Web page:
To implement his strategy for the company, Corzine handpicked traders with whom he worked and began trading on his own, under minimal supervision, in June 2010 using an existing Treasury Department account, according to the report. He maintained his own portfolio for the company in accounts that bore his initials JSC and was known to place trades in the middle of meetings.
Corzine was the driving force behind MF Global’s European trading portfolio and personally instructed traders “when to enter and exit various positions,” Freeh said.
MG Global’s board approved Corzine’s strategic plan, Goldberg countered. Outside auditors and consultants also reviewed the company’s internal processes and controls as part of the new strategy, he said.
Freeh called management’s behavior “negligent conduct” and said the lack of risk controls both made it impossible for managers to get a real-time snapshot of the company’s liquidity and prevented them from knowing in the final week of MF Global’s existence that customer funds were being used to satisfy the broker-dealer’s liquidity needs and an obligation to its U.K. unit.
The problem was exacerbated by MF Global’s method of accounting for its European trades, according to the report. The so-called repurchase to maturity transactions allowed MF Global to immediately recognize income while removing the transactions from the company’s balance sheets, according to the report.
Under Corzine, MF Global’s position in such investments increased from $400 million in mid-September 2010 to $8.3 billion at the end of August 2011, according to the report.
The trades, which required a margin payment, “jeopardized the company’s available liquidity and left the company highly leveraged,” Freeh said in the report.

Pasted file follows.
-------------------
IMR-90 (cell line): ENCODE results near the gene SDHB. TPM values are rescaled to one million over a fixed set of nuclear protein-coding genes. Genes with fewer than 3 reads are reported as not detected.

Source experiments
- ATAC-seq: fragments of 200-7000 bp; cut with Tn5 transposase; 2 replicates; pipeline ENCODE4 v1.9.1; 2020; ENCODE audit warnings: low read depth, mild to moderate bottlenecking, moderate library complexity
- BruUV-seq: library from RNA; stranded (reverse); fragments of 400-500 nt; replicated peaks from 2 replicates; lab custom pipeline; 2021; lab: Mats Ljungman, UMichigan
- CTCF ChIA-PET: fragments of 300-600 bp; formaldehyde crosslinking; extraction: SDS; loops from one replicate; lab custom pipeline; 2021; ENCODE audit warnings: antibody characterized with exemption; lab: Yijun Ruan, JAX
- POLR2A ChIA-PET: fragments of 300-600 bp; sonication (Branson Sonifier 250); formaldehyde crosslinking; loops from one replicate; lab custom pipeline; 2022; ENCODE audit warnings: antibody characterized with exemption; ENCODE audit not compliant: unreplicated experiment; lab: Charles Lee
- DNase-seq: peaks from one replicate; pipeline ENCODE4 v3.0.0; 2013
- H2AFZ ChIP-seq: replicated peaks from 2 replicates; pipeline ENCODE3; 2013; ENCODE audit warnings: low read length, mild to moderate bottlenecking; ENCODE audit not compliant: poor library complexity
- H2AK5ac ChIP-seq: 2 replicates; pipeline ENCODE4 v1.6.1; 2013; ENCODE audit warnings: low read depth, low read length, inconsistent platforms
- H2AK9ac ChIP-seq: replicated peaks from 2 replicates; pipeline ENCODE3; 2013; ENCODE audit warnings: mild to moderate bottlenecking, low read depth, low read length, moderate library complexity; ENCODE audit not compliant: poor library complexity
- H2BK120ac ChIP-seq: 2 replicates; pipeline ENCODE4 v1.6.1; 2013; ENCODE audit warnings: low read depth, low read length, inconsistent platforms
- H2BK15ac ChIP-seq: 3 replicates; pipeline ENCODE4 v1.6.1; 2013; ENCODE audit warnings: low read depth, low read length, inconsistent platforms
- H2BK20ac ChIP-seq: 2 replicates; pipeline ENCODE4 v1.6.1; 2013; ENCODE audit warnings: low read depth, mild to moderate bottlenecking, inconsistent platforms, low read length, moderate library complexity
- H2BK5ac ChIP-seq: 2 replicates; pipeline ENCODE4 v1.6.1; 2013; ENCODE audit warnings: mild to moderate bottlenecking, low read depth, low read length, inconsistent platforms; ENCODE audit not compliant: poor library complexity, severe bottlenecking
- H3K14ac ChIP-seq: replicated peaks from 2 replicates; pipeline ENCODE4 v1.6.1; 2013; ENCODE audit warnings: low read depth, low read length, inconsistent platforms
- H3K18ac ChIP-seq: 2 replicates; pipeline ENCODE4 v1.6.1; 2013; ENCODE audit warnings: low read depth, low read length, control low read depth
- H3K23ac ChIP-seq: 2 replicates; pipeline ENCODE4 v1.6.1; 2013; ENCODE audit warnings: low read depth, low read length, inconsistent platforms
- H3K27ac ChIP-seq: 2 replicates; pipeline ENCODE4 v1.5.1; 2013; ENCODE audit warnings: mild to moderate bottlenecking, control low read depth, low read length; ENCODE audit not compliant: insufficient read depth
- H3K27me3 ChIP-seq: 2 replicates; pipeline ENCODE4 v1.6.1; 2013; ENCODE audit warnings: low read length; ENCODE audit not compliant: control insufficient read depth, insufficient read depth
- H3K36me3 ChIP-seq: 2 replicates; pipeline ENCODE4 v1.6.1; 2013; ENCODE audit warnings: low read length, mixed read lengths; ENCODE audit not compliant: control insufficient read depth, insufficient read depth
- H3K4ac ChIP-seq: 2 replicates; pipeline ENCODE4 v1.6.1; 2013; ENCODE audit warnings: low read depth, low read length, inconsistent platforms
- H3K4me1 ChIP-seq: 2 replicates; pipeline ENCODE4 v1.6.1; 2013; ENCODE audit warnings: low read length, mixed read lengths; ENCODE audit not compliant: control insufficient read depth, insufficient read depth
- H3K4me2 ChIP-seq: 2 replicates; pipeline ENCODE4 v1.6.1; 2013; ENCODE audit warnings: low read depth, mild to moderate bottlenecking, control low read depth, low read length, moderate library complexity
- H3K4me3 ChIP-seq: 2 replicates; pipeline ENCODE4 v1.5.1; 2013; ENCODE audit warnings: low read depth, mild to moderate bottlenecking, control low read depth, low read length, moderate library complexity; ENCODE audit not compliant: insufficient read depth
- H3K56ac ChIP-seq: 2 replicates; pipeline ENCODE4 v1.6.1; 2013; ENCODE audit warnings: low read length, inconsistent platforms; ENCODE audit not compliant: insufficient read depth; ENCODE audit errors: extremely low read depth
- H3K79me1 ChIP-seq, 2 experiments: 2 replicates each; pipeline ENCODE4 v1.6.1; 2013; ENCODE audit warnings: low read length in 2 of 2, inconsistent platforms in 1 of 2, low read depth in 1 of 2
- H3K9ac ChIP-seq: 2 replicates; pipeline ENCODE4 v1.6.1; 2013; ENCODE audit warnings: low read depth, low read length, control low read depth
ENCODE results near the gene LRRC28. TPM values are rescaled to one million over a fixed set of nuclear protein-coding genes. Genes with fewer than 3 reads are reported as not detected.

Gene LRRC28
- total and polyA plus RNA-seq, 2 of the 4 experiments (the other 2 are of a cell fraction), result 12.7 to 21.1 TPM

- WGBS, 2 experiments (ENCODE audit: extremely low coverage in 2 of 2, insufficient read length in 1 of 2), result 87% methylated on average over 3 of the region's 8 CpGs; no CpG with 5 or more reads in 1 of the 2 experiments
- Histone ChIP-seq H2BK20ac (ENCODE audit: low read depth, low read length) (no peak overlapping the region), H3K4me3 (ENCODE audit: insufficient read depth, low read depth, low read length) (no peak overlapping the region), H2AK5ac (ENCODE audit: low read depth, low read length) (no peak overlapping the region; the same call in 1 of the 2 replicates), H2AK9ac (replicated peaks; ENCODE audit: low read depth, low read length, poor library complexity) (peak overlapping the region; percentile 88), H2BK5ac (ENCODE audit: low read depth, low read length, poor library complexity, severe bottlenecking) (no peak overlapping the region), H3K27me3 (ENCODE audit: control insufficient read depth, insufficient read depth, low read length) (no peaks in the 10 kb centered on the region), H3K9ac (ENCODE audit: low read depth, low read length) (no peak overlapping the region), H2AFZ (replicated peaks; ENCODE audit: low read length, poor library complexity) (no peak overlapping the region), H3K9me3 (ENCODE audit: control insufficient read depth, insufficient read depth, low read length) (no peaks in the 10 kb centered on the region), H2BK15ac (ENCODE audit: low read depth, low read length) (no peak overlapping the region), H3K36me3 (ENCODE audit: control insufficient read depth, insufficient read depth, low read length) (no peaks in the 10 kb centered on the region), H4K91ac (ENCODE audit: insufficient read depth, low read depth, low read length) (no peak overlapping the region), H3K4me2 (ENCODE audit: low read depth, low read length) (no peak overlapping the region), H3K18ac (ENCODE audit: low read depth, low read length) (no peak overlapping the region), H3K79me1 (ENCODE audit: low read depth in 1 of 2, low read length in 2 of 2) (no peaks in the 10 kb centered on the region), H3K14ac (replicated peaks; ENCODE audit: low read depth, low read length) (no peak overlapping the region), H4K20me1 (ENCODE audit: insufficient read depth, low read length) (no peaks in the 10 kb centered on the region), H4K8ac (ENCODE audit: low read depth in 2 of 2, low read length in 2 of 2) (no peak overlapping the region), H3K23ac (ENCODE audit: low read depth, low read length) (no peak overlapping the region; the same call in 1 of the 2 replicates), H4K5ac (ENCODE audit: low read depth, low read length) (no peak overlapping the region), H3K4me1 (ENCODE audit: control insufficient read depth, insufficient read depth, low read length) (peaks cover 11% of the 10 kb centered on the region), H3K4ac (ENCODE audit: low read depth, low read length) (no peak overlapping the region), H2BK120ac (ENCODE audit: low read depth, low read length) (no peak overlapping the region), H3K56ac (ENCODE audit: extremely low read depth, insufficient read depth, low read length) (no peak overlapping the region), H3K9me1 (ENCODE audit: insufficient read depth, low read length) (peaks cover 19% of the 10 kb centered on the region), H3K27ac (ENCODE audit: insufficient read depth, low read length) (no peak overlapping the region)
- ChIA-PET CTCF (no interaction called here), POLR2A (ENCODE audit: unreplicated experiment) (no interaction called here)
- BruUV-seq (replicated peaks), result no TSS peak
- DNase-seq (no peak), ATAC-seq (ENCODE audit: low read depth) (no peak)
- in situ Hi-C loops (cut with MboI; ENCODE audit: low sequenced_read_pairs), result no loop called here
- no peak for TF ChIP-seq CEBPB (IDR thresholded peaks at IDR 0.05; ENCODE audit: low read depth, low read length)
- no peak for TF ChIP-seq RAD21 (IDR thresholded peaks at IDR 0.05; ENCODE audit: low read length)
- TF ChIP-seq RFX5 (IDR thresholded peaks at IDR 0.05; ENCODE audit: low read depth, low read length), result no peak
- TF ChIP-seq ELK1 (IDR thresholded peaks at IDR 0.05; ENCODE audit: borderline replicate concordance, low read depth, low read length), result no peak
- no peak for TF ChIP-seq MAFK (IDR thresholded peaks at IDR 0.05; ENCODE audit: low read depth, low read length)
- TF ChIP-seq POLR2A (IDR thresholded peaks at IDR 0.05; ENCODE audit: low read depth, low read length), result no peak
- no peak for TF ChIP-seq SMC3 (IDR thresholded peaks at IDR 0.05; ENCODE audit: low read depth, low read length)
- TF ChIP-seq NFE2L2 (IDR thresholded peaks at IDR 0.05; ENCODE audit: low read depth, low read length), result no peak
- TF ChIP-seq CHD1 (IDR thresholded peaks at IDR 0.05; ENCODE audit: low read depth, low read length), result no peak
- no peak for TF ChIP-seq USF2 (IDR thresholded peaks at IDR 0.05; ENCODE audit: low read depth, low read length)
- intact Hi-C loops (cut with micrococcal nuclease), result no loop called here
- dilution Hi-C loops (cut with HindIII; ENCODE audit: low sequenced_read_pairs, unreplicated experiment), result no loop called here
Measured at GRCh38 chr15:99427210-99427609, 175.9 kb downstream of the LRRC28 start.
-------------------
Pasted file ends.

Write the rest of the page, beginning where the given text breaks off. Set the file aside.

In the summer of 2011, former Chief Risk Officer Michael Stockman recommended that MF Global stop investing in the European debt and start hedging its exposure, according to the report. Management ignored the advice and searched for additional sources of liquidity to support the trading strategy, even debating how aggressively brokers could borrow on an intraday basis customer funds that were required to be kept in segregated accounts, Freeh said.
By the week leading up to its collapse, MF Global needed to rely on its Operations, Risk and Treasury Department systems, which were fatally flawed, Freeh found. The failure of Corzine and other members of his management team, including Abelow and Steenkamp, to address the deficiencies contributed to the company’s demise, Freeh found.
“In the end, the scale of the company’s trading put pressure on the company’s deficient controls without producing any significantly improved revenues,” Freeh said in the report.
Freeh estimates the losses to MF Global and its finance subsidiary from $1.5 billion to $2.1 billion. Giddens, the brokerage trustee, estimated a shortfall of $1.6 billion in customer funds.
The SEC didn’t include the CFTC in several meetings in 2011 about the brokerage’s capital and business strategy that would have been helpful for oversight, according to the Republicans’ report. The CFTC didn’t inform the SEC that the broker was using an alternative method of calculating customer funds, the report showed.
Freeh’s report didn’t focus on the causes for the shortfall in customer funds because recovery of those funds is outside the scope of his authority, lawyers for the trustee said in the court filing.
MF Global Holdings is scheduled to seek court approval of its final plan to liquidate tomorrow, which will pave the way for the eighth-largest bankruptcy in U.S. history to wind down under court protection. The plan is supported by Freeh and will repay creditors through income from potential lawsuits.
The holding company’s Chapter 11 case is In re MF Global Holdings Ltd. (MFGLQ), 11-bk-15059, U.S. Bankruptcy Court, Southern District of New York (Manhattan). The liquidation of the broker is In re MF Global Inc., 11-bk-02790, in the same court.